Futures leads to LPGA

The final destination on “The Road to the LPGA” will be The ILOVENY Championship at Capital Hills at
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The final destination on “The Road to the LPGA” will be The ILOVENY Championship at Capital Hills at Albany Golf Course again this year.

Well, for the top five golfers on the Futures Tour money list, the road will keep going to the big tour, as it has for almost 300 Futures Tour alumnae since the Futures Tour began 27 years ago.

This will be the fourth year at Capital Hills and the third year that the Albany tournament, scheduled for Sept. 5-7, will be the last stop at which the young women golfers can move up the money list. The top five will automatically earn their LPGA tour cards for the 2009 season.

The 18-stop Futures Tour through 15 states, which began last month in Lakeland, Fla., will conclude with the inaugural Georgia Invitational in Braselton, Ga., bringing together the 2008 tournament winners.

Capital Hills has proven to be a stern test for the golfers, as befits the last chance to move up the money list.

That’s the way they like it, judging from feedback the golf course has received from the players in recent years.

“It’s been very positive,” Capital Hills assistant pro Paul Engel said. “We get a lot of cards. We’ve been told it’s the toughest they play all year, but it has to be because it’s the year-ender. They ask our superintendent to grow the rough and make the greens nice and fast.”

“The overall reaction has been very positive, particularly for a public course,” ILOVENY tournament director Jim Miller said. “You get a mix of public and private courses, and I would hold ours up against any of them.

“I think they like the challenge. It’s a difficult track, particularly from the back tees. They really grow the rough out, so you’re going to pay a penalty if you’re not hitting it straight.”

As a measure of how tough the conditions are at Capital Hills come tournament time, Onnarin Sattayanbanphot of Thailand won the ILOVENY Championship last year by one stroke with a three-under total of 210 over three days.

In 2006, seven-under won the tournament.

“I think that shows the course is a true test,” Miller said. “You can look at how many golfers, like Meaghan Francella and Julieta Granada, who received their cards on the Futures Tour, then won on the LPGA Tour the following year. So the quality of play has increased year after year. The women have gotten better, the course gets better, and overall the only problem we’ve had in four years has been the weather, and there’s nothing we can do about that.”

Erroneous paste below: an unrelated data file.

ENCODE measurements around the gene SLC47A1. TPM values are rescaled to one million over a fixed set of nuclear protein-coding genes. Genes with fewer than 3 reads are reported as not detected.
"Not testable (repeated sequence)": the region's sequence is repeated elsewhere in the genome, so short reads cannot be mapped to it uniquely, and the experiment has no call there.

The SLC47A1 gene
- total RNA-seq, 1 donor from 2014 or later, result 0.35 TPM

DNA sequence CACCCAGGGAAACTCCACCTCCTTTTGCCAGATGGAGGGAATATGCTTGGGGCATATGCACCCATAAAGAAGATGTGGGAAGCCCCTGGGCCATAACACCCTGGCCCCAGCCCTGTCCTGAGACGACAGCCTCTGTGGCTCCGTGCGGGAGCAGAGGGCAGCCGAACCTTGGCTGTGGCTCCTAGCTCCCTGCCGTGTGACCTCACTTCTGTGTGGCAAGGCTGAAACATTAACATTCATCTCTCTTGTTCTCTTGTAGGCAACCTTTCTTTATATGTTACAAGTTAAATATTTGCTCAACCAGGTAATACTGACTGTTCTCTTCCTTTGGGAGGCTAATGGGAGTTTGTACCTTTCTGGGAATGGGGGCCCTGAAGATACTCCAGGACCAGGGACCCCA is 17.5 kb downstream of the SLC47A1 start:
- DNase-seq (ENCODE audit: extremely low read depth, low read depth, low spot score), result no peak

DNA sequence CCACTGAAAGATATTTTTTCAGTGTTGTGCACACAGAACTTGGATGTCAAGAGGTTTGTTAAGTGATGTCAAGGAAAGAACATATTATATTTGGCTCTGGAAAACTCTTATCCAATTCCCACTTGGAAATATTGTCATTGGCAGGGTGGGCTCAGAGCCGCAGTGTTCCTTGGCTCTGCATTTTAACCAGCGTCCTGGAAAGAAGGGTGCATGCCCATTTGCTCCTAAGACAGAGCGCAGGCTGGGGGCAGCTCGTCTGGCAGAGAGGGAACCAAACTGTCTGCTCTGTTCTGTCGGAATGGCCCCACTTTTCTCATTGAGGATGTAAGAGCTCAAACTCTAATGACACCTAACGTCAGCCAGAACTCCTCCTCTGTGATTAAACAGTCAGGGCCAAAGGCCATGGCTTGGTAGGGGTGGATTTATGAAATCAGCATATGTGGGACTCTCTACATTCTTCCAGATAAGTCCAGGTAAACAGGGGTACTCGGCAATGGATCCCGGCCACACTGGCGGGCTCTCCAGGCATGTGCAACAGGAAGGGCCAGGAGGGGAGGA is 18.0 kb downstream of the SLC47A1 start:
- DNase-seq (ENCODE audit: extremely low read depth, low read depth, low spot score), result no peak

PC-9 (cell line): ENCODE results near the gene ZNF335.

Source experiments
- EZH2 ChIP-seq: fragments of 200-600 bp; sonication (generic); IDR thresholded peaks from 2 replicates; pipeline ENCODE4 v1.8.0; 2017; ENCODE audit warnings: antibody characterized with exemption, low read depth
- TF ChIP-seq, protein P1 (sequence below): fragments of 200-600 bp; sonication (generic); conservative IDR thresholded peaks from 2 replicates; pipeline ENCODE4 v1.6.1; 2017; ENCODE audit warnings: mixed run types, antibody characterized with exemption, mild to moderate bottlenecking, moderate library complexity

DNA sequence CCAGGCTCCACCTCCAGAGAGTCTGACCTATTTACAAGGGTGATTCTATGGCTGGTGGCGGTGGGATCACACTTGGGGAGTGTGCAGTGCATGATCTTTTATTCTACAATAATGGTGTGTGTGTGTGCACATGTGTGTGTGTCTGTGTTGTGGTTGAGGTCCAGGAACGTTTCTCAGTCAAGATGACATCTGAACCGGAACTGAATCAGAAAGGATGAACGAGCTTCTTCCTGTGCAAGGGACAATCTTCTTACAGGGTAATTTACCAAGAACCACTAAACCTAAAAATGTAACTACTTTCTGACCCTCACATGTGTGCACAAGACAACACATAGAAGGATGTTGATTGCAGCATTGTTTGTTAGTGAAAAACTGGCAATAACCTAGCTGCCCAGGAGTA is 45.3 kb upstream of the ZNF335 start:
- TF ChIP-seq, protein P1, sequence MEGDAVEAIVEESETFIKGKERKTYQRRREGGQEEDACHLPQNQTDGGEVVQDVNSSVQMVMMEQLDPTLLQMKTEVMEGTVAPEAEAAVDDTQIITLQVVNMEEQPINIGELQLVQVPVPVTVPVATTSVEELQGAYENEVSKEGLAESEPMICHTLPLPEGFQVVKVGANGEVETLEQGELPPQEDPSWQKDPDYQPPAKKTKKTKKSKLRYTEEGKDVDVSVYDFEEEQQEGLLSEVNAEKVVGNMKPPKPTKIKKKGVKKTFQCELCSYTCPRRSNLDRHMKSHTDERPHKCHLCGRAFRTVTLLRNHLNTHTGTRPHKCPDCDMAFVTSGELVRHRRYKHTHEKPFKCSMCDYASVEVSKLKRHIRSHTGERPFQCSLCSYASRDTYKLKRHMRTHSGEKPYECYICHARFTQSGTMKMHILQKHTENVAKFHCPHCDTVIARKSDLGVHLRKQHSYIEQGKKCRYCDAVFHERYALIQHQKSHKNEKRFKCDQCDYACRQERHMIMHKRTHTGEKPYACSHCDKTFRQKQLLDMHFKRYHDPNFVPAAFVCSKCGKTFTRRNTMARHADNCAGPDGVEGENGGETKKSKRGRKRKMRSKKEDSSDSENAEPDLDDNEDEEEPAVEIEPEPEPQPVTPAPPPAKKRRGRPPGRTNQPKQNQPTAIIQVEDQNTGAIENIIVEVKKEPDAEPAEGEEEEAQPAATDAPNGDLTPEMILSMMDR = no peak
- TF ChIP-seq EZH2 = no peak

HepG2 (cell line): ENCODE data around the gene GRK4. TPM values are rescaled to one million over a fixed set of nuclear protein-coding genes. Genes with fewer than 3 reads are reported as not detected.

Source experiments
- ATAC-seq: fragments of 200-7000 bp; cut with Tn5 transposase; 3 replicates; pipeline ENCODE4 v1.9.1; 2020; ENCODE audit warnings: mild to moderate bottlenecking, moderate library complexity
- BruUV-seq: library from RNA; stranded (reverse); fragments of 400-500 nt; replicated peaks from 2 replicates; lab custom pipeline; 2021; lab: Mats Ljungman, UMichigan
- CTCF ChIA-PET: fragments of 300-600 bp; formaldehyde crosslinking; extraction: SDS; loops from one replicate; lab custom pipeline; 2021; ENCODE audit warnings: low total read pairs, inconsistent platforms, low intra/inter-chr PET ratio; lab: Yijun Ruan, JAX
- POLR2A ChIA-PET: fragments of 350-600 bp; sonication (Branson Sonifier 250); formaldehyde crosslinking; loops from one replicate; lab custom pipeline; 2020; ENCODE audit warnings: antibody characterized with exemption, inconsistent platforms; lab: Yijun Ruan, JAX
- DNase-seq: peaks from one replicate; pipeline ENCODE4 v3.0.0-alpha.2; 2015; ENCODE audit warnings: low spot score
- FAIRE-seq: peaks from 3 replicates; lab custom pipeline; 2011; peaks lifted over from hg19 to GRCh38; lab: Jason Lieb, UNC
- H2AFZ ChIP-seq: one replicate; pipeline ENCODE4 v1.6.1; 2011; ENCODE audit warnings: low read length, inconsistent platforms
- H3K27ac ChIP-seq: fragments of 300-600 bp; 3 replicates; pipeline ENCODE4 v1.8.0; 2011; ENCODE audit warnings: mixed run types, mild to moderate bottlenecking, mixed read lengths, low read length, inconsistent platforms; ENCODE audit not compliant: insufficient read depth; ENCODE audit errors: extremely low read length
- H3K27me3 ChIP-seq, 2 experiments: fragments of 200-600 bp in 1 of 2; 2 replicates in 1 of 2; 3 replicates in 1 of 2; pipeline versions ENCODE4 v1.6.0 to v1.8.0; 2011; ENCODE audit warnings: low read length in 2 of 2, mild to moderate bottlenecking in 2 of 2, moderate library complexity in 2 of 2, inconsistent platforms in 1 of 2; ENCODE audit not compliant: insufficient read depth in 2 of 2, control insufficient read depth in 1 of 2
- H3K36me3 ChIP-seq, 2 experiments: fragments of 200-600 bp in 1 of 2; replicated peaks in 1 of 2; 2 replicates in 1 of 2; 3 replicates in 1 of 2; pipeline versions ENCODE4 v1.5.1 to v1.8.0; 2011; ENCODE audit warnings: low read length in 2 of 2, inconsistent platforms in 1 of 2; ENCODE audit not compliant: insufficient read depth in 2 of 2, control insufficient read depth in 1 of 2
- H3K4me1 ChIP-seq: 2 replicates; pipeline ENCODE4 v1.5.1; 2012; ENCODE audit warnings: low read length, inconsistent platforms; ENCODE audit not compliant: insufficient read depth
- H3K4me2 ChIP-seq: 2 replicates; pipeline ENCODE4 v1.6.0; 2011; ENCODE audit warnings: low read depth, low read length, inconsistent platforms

This will be the last year of a three-year contract to hold the final money-list tournament in Albany.

The course has a three-year guaranteed extension to play host to the Futures Tour, but if Capital Hills doesn’t secure the late-season spot on the calendar, tournament organizers will have to scramble to find another suitable date.

“My biggest thing is we don’t ever want to have to compete with the Saratoga racing season,” Miller said. “The problem you get there is the people and the media of the Capital Region are all concentraing on Saratoga, and rightfully so. But it would hurt our ability to get spectators and volunteers.”

Anyone interested in helping out as a volunteer can register online at www.ilovenychampionship.com.

Tickets are available at that site or can be purchased at the gate or the Albany County Visitors Bureau at 25 Quackenbush Square.

The price is $10 per person per day, kids 12 and under get in free and there is a $15 weekend pass good for Saturday and Sunday. There is also a $20-per-day VIP admission.

Among them are reigning LPGA Player of the Year Lorena Ochoa, Wilton native Dottie Pepper, Scotia native Laura Diaz, ADT Million Dollar champion Granada and other current stars like Karrie Webb, Cristie Kerr, Christina Kim, Grace Park and Beth Bauer.

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